15. We now turn to the third question. On May 31, 1967, the assessee sent to the Reserve Bank applications for release of foreign exchange to meet the travelling and other expenses of its managing director and works manager. The covering letter recorded that the assessee had plants for the manufacture of viscose rayon,tyre cord and heavy chemicals. It had received a letter of intent for setting up a plant to manufacture nylon industrial yarn for tyre cord, fishing nets, ropes, etc. The letter of intent had been issued on the condition that the assessee utilised the technical knowhow developed in the country to save foreign exchange as much as possible. The assessee had received a proposal from M/s.Chattillon, Italy, with whom it had been negotiating for the supply of plant and machinery, but the requirement of foreign exchange therein had been found to be too high. The assessee had asked M/s.Chattillon to revise their proposal in an endeavour to reduce the foreign exchange component and M/s. Chattillon had suggested a meeting to discuss ways and means of fabricating some items in India. The position in regard to the proposal for supply of plant and machinery received from M/s. Chemtex Incorporated, USA., was similar. The covering letter stated that the assessee's managing director and works manager would discuss the Chemtex proposal in the United States of America. Thereafter, a letter was written on June 30, 1967, by the assessee to the Reserve Bank. It stated that the purpose of the visit to Itlay and the United States of America was to finalise the nylon tyre cord project and the managing director would be discussing and negotiating the same with top officials of M/s. Chattillon and Chemtex.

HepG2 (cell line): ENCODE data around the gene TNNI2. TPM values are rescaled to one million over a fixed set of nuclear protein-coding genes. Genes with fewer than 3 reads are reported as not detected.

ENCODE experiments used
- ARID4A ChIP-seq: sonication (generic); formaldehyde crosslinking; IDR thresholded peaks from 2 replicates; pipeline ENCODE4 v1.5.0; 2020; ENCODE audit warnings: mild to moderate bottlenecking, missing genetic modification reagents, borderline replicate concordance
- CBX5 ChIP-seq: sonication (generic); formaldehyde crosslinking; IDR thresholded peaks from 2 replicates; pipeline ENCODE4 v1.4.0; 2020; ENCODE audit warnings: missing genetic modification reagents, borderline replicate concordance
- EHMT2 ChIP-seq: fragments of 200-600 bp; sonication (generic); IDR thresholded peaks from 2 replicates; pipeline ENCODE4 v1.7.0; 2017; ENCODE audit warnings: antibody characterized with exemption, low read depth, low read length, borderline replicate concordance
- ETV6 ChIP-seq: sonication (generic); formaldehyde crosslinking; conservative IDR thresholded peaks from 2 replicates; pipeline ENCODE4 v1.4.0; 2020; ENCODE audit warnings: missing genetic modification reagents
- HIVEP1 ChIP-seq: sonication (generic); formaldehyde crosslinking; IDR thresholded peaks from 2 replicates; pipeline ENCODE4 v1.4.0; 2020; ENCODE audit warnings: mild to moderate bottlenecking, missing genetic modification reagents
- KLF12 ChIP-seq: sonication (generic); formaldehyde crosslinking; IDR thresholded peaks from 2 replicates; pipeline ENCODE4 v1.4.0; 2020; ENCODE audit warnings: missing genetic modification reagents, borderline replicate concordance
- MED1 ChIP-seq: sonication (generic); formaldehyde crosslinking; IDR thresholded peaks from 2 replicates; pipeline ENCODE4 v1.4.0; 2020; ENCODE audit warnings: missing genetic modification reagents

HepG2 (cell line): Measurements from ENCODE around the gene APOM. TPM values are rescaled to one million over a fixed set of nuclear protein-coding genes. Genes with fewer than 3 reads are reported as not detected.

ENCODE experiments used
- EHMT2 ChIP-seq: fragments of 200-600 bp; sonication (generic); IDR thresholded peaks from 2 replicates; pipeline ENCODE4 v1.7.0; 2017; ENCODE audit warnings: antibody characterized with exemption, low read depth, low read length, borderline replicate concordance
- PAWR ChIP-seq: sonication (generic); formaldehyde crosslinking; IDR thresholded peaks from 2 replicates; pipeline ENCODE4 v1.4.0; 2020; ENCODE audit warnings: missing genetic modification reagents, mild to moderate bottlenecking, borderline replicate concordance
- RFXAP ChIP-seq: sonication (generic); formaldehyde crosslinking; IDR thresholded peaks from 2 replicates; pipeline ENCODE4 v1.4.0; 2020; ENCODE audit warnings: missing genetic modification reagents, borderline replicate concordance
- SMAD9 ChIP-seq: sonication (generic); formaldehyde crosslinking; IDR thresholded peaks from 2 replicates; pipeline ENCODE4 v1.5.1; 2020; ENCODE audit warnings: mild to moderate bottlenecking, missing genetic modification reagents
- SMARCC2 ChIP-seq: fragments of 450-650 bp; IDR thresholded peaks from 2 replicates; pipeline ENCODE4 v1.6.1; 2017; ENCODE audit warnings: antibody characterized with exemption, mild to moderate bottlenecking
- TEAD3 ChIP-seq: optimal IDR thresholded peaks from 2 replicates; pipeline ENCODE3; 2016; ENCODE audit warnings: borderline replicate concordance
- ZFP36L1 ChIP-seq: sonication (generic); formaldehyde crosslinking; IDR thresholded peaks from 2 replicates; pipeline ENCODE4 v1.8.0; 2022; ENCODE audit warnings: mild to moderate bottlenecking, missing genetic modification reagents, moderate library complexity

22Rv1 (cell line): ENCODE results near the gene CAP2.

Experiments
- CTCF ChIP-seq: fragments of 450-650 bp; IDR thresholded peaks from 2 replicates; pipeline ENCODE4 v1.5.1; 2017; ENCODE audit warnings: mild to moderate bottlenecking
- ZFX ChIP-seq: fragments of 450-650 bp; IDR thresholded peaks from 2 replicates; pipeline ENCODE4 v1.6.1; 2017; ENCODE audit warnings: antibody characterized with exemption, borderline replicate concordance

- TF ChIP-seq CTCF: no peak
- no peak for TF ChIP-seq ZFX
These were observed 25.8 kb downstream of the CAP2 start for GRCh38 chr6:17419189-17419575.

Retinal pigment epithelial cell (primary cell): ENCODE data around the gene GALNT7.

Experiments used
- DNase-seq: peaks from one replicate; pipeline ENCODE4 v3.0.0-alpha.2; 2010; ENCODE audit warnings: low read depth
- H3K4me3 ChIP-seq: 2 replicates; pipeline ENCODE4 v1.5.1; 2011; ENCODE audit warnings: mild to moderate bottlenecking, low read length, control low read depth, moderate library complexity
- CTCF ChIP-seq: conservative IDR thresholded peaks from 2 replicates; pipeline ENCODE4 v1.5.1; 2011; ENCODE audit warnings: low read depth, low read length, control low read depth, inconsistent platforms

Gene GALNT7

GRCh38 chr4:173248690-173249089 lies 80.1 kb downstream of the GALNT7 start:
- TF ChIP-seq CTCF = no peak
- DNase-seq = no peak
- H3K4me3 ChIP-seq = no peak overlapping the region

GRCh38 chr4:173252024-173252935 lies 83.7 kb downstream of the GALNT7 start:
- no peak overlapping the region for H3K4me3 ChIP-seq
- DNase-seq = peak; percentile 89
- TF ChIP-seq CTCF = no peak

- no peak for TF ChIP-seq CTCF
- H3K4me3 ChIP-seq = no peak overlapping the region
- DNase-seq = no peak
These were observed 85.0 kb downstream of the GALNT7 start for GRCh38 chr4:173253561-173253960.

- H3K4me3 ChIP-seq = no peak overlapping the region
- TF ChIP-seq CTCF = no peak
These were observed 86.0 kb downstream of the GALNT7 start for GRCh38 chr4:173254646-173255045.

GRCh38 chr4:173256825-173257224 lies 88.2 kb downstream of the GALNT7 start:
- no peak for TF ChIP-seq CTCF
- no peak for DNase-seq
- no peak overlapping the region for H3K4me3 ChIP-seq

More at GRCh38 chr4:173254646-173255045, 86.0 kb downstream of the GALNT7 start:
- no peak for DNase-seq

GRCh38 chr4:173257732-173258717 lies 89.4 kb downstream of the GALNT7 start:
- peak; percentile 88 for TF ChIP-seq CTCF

16. The ITO and the AAC turned down the assessee's contention that the sum of Rs. 48,947 incurred by the assessee on the travel of the managing director and works manager was allowable revenue expenditure. The assessee's appeal to the Tribunal was also turned down because the Tribunal considered that the primary purpose of the visit was to set up the project for which the letter of intent had been issued. The Tribunal recorded that the project had not come through even on the date of their order (May 23, 1972) and the plant and machinery was yet to be set up.
17. The letter dated May 31, 1967, shows that the principal purpose of the visit was to reduce the foreign exchange component in the expenditure to be incurred in setting up the nylon yarn plant.